“Oh, I had no idea that I could leave,” said Anna. “One night I was coming home after a party, and a former lover abducted me. He was angry because I had shut my door to him. His thugs gave me a thorough beating and poured hot oil on my face.” She pointed to the wide red discoloration that ran from forehead to chin. “They thought I was dead, so they dumped me down a well-shaft. I was a sad, broken thing. The sisters found me and nursed me for months. I owe them, and the Goddess, my life.”

I was struck speechless by her story, and didn’t know how to respond. “And as you were rescued, so you rescued me,” I said at last.

“Something like that,” agreed Anna. “I expect that the Goddess has plans for you other than goat-herding. But it’s important for you to learn all of our way of life.”

“I am glad to learn,” I said. “Thank you for the gift of your story. I would give you mine in return, but you already know that I was a Vestal.”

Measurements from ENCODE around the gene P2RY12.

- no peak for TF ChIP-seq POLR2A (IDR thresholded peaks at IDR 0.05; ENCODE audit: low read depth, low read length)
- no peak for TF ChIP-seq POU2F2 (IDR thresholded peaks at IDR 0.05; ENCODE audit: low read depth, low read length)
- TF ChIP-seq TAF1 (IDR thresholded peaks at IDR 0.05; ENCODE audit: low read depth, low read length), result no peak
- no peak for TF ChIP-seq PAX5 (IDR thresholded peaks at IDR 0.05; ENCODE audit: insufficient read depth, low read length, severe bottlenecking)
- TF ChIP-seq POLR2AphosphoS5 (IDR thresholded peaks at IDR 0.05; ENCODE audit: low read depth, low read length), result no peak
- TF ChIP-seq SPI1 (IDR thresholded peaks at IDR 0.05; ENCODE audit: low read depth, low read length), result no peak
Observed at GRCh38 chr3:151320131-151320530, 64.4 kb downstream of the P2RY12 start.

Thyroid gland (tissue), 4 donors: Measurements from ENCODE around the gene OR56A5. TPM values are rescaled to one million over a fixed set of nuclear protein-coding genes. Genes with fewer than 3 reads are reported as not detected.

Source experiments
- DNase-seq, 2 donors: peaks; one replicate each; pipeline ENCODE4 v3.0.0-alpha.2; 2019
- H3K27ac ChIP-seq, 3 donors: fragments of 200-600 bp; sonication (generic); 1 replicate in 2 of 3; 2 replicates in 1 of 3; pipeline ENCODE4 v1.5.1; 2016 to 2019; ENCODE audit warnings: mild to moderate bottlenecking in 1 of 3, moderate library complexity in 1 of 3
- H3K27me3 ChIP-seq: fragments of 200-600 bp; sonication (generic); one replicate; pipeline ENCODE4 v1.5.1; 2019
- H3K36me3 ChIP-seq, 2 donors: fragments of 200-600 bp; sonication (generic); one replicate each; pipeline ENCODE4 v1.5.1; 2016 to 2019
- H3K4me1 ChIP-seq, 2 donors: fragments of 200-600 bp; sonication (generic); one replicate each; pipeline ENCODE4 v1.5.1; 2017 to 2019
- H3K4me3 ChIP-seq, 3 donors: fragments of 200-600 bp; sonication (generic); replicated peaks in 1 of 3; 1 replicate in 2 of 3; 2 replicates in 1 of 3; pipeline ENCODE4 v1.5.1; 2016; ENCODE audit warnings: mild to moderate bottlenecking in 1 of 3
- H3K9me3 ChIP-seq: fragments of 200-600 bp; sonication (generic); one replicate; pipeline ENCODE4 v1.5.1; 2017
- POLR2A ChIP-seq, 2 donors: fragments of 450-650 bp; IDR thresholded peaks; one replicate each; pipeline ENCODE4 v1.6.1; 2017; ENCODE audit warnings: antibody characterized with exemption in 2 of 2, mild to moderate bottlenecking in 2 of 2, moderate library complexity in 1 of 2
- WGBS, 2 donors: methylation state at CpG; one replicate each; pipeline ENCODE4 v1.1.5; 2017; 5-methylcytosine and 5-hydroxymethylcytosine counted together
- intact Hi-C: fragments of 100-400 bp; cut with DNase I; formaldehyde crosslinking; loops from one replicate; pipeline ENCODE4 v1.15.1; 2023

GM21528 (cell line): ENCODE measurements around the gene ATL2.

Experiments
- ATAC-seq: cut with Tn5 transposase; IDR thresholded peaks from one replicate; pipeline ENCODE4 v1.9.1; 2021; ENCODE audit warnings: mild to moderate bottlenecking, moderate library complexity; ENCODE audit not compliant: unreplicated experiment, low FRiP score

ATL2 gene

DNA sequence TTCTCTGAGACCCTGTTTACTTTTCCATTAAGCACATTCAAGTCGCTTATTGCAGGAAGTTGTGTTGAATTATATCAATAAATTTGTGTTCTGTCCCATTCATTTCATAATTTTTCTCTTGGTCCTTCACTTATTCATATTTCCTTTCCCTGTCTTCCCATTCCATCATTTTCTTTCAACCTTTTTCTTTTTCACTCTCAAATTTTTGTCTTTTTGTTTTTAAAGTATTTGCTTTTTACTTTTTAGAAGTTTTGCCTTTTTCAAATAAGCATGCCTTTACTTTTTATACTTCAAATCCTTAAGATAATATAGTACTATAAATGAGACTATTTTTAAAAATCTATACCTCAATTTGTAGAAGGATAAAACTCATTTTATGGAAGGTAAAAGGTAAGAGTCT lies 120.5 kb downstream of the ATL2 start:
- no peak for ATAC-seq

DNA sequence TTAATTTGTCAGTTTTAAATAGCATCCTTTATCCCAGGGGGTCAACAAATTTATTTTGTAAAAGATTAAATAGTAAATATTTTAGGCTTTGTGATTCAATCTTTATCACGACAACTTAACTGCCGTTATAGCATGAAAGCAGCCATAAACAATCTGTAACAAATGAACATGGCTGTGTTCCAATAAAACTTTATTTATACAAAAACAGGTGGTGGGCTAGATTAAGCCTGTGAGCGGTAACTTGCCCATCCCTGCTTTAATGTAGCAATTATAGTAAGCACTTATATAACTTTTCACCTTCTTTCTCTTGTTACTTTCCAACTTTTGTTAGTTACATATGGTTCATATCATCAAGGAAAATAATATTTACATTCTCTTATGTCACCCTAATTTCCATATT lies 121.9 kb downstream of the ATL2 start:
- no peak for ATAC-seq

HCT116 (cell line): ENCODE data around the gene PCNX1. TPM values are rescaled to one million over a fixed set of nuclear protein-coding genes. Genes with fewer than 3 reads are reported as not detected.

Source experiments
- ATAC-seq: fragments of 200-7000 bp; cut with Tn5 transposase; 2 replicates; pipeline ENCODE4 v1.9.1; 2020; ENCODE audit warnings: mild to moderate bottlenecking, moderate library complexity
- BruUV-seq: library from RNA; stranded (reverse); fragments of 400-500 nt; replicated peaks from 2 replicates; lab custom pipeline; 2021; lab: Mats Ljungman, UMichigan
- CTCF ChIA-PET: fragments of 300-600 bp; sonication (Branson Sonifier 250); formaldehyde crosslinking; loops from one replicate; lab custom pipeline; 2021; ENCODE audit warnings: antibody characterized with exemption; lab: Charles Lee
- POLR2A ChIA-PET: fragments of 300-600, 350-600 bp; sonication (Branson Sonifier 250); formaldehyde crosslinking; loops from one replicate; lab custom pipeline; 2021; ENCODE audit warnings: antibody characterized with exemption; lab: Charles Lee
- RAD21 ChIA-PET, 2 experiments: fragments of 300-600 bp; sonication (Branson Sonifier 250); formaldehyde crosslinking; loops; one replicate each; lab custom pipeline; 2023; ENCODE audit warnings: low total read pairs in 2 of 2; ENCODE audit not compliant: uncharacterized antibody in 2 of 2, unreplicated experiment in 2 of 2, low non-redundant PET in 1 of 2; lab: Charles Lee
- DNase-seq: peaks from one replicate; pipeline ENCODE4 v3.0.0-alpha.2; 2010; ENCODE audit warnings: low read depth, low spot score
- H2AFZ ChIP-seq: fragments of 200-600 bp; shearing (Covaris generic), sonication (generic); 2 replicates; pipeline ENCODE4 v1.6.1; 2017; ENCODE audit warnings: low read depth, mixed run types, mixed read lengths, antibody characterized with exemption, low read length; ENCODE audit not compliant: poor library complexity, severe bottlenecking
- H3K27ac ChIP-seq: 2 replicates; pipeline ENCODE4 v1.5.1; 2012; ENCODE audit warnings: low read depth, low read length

“Tell me the parts I don’t know.”

I described my childhood in the Vestal House, and my upbringing by Andromeda and Fabia. I told Anna about Ennia’s books, Licinia’s pastries, Sergia’s haughtiness, and Popilia’s dramatic flair. She was interested in the Vestals, and quick to point out certain similarities between their life and that of the Sisters.

“Downside, we share the chores. And there are no husbands to take control of the money. No men supervising us.”

“We Vestals did have a male supervisor.” I explained about the Pontifex Maximus, and how Fabia had to answer to him on all matters affecting the Gods’ Peace. “Caesar is the one who condemned me.”

“Caesar? Yes, we sisters know something of him. But why did he condemn you? Did you have sex with a man?” she asked bluntly.

“Not by choice.” I explained about Claudia and Volusius, and my continuing uncertainty about my virginity.

Anna shook her head in disbelief. “I am glad that the Goddess sent you down to us, and not this bitch Claudia. Still, serving as a Vestal ought to be freely chosen, because some women can’t be coerced into chastity. We have desire too, just like men. Wasn’t there ever a man you wanted?”

“Just one,” I admitted. “But I would never have betrayed the Goddess and the city.” I thought of Fabia’s terrible struggle, and the price she had paid by holding to her duty.

“Well, now you are no longer a Vestal. You can be with a man, if you want.”

This surprised me. “I thought you said that there were no husbands in Romalia.”